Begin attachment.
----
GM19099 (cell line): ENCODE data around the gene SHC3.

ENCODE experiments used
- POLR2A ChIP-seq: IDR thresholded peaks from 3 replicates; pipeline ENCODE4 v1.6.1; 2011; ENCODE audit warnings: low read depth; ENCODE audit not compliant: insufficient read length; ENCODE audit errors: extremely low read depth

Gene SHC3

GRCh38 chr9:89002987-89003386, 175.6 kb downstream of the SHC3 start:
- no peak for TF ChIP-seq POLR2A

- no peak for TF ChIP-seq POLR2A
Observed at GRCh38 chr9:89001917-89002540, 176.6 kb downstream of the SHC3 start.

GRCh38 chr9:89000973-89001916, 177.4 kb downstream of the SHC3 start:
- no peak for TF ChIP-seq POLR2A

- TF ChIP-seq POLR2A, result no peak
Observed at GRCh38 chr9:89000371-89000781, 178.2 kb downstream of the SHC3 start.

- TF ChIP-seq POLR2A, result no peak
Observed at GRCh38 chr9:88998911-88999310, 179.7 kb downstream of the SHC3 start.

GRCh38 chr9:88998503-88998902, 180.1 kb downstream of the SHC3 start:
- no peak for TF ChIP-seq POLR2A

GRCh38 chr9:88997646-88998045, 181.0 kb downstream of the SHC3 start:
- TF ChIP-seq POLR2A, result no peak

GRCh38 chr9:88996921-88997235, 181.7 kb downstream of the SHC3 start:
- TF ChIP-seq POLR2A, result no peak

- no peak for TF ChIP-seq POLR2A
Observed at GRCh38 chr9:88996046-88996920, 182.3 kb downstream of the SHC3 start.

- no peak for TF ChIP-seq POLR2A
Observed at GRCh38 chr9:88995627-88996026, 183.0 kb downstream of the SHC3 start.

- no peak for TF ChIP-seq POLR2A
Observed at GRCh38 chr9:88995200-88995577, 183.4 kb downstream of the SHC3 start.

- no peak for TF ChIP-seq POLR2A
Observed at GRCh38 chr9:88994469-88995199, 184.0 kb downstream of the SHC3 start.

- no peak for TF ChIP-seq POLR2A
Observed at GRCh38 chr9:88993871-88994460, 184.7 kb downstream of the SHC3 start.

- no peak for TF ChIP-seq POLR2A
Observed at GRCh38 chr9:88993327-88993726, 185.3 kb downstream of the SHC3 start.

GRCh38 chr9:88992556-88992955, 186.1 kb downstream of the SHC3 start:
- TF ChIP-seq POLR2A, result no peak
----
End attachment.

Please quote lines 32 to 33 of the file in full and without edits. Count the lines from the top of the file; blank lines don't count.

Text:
Observed at GRCh38 chr9:88993327-88993726, 185.3 kb downstream of the SHC3 start.

GRCh38 chr9:88992556-88992955, 186.1 kb downstream of the SHC3 start: